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Healthcare.gov & Why Enterprise IT Projects Keep Failing

You would have to be living on another planet to not to have heard about the failures of the healthcare.gov site. It seems like every day, there's another high profile failure, where the site doesn't work, or its hosting servers go down. It's been great fodder for late night comedians. Last weekend, even Saturday Night Live got in on the action. My favorite two quotes from the skit:

  • “A lot of folks have been talking about our new healthcare enrollment site, how it’s been crashing and freezing and shutting down and stalling and not working and breaking and sucking. Millions of Americans are visiting healthcare.gov, which is great news. Unfortunately the site was only designed to handle six users at a time.”
  • “And if our site keeps freezing, we’ve also provided links to other helpful websites such as kayak.com where you can purchase airline tickets to Canada and buy cheaper prescription drugs.” 

Those of us in the technology sector know that healthcare.gov is just another in a long line of failed IT projects. A 2012 McKinsey study revealed that 17% of lT projects budgeted at $15 million or higher go so badly as to threaten the company's existence, and more than 40% of them fail. The healthcare.gov implementation team is, unfortunately, in great company. 

I trace the healthcare.gov failure back to a completely broken IT procurement process that ensures companies (and governments) often end up with the wrong technology. The enterprise IT sector is still dominated by big technology vendors like Oracle and IBM, and their personal relationships with technology decision makers. Often technology selection decisions are made on personal relationships and blind faith, not by properly matching business needs to specific technologies.

The result? Huge vendor software + professional services contracts, which put nearly all of the risk on the customer. The vendor takes their cut in the form on an up-front perpetual software license, often millions of dollars, and a large services contract. The services contracts are often scoped well before the customer has any idea of what their project and requirements really look like, in the form of a "waterfall" proposal - filled with requirements, deliverables, and milestones. And when requirements change (and they always do), or when new deadlines must be hit (and they must), the customer absorbs all the additional cost.

Speaking of cost, according to testimony from Health and Human Services Secretary Kathleen Sebelius, healthcare.gov has cost $174m(!!!!) so far. Just to build a website. For that cost, the government could have built Facebook, Spotify, Instragram. You get the point... 

I don't blame the technology vendors for these deals and resulting failures. They are doing whats in the best interest of their shareholders, driving revenue growth. I blame the legacy technology selection processes and old school project management mentalities that lead to these broken technology selections. As Matt Asay points out, the solution is open source and more importantly, open, agile processes:

According to Asay, "In general, open-source code will be better for projects like this because it involves open source process. But even where both open-source code and open-source process are involved, choosing the right code and right process isn't as easy as just blindly saying open source."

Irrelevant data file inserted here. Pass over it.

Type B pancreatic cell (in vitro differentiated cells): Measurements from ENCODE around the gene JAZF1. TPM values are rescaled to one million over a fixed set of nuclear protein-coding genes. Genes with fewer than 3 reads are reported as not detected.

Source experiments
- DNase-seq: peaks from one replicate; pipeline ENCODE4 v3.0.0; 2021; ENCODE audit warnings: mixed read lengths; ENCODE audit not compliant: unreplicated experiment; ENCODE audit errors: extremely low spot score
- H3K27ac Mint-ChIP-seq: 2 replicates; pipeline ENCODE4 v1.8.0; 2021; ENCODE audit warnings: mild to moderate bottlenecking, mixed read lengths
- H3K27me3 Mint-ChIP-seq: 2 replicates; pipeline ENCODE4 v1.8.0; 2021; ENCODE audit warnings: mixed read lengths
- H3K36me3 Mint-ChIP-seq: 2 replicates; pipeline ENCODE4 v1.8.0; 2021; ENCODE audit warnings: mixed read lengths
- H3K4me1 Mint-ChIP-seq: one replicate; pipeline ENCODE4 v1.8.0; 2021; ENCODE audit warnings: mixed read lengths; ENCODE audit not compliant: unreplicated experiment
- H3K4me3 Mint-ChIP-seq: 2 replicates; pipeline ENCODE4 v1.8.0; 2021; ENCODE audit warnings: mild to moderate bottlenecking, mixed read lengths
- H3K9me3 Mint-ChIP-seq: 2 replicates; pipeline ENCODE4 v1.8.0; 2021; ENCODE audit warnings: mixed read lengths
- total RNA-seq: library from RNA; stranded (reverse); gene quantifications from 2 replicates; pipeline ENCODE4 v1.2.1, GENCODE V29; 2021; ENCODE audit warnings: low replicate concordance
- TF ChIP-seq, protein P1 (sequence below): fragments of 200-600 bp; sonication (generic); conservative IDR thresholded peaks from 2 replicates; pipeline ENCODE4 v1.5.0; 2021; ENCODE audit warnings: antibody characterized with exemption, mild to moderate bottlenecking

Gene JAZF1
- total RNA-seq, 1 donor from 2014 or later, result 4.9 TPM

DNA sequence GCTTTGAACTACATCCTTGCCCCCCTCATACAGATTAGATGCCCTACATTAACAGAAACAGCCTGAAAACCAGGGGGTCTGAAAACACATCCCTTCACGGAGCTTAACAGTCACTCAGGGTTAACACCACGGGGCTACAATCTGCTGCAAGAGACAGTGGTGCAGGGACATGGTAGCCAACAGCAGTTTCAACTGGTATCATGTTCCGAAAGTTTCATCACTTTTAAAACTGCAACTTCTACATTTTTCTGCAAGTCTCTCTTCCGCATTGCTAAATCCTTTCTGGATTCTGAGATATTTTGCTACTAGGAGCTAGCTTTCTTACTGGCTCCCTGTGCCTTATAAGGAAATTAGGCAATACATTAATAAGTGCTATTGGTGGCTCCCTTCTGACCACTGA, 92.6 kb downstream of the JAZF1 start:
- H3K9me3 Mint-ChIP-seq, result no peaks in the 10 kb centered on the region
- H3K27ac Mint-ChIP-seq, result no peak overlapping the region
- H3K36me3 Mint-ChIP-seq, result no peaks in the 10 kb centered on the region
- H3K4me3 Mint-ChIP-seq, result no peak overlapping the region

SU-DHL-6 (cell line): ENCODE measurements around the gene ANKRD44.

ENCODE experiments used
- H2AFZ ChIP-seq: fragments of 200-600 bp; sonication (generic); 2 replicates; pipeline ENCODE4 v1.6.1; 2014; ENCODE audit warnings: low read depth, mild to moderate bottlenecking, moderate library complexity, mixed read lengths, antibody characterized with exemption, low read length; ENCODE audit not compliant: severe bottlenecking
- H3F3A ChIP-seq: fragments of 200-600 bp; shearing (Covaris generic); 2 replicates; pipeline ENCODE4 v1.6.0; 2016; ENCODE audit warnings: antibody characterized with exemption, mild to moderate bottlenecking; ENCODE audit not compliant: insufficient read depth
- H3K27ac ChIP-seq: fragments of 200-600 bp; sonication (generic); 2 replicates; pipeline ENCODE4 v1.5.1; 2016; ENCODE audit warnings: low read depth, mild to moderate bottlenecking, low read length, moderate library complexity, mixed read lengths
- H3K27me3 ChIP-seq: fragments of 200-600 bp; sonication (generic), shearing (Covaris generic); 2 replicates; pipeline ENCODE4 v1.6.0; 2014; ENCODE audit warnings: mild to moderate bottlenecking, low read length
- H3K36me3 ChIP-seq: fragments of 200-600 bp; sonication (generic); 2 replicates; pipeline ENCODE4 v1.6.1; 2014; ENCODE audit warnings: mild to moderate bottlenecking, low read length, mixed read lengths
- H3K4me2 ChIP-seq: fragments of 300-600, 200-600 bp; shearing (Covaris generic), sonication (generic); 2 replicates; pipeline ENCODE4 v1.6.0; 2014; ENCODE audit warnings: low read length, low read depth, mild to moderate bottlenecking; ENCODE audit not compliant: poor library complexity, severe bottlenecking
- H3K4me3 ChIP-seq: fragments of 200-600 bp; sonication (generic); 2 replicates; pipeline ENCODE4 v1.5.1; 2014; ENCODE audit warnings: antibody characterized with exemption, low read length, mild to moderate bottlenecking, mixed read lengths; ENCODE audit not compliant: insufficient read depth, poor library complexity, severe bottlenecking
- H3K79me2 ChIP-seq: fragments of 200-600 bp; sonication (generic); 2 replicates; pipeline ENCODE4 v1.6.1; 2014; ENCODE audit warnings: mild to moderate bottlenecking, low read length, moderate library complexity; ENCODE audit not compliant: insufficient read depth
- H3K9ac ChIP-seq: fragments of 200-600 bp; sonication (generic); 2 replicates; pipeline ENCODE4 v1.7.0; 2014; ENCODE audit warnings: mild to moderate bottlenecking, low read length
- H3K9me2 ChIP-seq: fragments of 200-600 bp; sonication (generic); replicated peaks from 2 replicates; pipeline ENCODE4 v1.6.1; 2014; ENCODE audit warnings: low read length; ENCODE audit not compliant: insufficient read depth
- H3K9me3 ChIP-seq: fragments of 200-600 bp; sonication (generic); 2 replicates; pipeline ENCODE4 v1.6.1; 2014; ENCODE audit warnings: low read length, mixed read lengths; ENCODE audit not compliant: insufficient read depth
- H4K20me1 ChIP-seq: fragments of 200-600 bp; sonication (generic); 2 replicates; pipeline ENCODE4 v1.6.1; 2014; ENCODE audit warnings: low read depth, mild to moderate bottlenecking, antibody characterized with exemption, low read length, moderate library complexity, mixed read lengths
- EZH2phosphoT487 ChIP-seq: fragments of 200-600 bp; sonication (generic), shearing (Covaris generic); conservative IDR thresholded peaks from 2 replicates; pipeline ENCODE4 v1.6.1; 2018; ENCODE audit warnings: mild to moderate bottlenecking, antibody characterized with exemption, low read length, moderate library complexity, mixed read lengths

Had the healthcare.gov team taken an agile approach of "built-measure-learn-iterate", they would have been able to break the massive project into much smaller chunks that could have been properly architected, developed, and tested throughout the process not 4 days before launch. Instead of starting with the technology selection, the team could have selected the right combination of open source (and maybe proprietary) technologies at each stage in the development lifecycle. Failures would have still happened, but they would have happened faster, and at a smaller scale, minimizing cost and risk.

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Comments

Posted on by Anonymous (not verified).

I thought this whole deal was open source- maybe not Drupal but open source?

Posted on by Tom Wentworth.

Parts of the project were open source (not Drupal), specifically the front end. By all accounts, the front end development went really well. It was developed on GitHub, but was suspiciously removed after all the problems started emerging.

It's all the back-end integration pieces with all the legacy systems that were developed in a closed, "waterfall" methodology.

Posted on by James Carney (not verified).

The problem was the selection process, and as you have put it, the broken legacy selection process. The project was completely based on price alone, where a Canadian based company was able to snatch up the contracts while the Federal government looked at the price and bought right in.

Projects need to be done by selecting agencies and firms that act like partners and that fit the company perfectly for the project. Although it sounds cliche, a company that sees(and may even need) the project to succeed would ensure a perfect product is delivered every time.

A project like this really should never been scoped and selected solely based on price. So it was doomed from the beginning. Yet another runaway IT project train fueled by large revenue size, driven by silo'd companies whose right hand doesn't know what the left is doing.

Just goes to show that having 1 central company to work with, who will ensure the project is on track every step of the way is paramount.

Posted on by Anonymous (not verified).

So you are really critiquing the methodology and not the architecture per se?

Posted on by Pabbas Ice Crea... (not verified).

Impressive.. Keep it up..

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